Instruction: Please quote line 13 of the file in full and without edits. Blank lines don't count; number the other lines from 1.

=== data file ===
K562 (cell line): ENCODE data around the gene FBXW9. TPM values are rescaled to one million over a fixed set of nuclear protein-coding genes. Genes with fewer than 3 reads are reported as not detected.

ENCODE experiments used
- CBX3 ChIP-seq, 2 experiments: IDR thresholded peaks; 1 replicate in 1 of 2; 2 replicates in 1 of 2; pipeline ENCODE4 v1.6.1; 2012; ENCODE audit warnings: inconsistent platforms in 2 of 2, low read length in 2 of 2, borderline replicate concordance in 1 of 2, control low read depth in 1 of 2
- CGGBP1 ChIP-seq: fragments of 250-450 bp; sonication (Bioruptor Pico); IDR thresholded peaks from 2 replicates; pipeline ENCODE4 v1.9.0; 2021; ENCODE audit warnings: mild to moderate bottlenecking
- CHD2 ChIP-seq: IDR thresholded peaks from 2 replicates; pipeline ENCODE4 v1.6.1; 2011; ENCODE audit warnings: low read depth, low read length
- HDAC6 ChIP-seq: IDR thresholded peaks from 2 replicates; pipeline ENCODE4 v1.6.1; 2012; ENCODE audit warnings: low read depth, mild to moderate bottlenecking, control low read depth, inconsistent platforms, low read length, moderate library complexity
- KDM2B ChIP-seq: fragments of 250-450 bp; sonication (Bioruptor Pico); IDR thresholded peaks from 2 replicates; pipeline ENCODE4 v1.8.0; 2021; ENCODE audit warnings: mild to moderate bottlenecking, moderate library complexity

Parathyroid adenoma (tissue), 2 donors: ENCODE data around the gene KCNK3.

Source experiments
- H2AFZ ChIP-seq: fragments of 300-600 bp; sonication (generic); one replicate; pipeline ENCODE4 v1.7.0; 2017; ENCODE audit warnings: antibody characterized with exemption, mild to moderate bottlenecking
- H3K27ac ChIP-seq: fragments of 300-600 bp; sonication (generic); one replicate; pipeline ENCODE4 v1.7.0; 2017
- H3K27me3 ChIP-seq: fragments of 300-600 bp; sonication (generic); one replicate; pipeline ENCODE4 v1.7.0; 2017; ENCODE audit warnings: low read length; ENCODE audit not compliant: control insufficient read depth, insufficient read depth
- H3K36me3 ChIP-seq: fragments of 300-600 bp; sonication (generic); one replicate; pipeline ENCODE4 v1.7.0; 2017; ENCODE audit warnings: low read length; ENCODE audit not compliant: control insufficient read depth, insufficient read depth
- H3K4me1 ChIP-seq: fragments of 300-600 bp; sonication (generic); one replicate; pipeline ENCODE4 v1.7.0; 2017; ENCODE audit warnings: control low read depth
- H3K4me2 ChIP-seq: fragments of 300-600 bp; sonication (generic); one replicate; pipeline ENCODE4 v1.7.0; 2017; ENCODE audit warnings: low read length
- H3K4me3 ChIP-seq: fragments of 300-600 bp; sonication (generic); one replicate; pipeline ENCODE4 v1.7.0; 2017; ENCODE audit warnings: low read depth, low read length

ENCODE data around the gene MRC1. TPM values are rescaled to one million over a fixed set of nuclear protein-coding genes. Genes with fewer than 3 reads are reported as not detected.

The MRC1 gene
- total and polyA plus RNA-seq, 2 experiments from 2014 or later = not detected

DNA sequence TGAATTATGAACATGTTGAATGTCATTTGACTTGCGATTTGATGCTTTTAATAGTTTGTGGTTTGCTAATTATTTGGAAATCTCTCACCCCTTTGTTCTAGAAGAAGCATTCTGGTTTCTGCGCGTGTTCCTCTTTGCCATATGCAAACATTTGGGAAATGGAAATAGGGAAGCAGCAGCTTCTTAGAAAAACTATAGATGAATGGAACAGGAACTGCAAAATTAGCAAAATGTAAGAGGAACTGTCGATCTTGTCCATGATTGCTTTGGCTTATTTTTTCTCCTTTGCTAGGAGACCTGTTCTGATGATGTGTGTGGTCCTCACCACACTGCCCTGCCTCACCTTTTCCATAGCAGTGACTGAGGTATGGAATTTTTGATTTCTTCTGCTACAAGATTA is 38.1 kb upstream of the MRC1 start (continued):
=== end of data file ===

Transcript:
- H3K36me3 ChIP-seq: fragments of 300-600 bp; sonication (generic); one replicate; pipeline ENCODE4 v1.7.0; 2017; ENCODE audit warnings: low read length; ENCODE audit not compliant: control insufficient read depth, insufficient read depth